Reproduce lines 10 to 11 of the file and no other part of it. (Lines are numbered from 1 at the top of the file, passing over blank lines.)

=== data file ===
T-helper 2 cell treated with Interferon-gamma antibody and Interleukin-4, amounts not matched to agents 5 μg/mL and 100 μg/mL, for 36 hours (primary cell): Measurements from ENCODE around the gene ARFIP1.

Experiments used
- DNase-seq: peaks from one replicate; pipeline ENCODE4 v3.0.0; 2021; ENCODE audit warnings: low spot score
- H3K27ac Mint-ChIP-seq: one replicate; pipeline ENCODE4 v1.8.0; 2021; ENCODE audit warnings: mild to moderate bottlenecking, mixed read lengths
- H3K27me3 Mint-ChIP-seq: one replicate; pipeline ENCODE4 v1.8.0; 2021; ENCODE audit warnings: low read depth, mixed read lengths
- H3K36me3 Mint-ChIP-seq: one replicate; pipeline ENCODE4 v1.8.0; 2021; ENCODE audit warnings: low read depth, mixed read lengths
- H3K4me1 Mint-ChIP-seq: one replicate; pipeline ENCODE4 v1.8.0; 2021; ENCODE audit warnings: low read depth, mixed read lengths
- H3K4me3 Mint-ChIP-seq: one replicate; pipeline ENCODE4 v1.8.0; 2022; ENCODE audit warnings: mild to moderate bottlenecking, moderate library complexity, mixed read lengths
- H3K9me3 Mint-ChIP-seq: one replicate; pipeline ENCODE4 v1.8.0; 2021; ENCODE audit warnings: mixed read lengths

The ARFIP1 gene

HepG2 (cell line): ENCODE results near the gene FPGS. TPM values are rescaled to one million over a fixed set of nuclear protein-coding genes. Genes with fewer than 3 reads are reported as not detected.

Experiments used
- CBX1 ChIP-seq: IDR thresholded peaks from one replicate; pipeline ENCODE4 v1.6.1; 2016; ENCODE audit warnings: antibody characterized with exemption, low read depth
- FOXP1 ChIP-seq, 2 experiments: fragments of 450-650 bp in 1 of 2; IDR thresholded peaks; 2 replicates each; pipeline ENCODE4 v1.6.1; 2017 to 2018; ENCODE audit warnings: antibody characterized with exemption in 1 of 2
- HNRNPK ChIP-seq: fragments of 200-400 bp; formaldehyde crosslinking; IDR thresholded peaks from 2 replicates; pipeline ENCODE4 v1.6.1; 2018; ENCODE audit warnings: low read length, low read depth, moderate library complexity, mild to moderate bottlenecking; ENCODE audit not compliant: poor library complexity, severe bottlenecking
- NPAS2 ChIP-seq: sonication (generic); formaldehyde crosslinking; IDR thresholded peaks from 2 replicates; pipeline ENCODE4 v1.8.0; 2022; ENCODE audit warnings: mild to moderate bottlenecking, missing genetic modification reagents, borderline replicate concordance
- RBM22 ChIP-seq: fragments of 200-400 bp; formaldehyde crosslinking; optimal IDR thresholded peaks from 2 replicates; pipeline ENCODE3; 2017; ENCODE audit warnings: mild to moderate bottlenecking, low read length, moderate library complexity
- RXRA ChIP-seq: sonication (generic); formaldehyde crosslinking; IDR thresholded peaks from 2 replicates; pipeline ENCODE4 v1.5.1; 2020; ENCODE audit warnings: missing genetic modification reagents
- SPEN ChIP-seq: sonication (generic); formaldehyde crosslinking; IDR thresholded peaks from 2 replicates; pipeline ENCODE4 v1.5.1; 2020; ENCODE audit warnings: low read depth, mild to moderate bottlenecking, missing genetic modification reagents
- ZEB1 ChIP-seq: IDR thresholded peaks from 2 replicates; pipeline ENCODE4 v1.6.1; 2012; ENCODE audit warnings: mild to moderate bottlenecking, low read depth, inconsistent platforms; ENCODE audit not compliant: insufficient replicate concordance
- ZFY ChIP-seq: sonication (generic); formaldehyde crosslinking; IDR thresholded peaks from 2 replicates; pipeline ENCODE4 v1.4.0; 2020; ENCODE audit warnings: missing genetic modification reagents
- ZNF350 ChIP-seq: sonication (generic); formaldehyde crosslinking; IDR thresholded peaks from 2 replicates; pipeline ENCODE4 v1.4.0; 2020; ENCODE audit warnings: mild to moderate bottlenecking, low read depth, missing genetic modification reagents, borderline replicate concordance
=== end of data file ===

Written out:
The ARFIP1 gene

HepG2 (cell line): ENCODE results near the gene FPGS. TPM values are rescaled to one million over a fixed set of nuclear protein-coding genes. Genes with fewer than 3 reads are reported as not detected.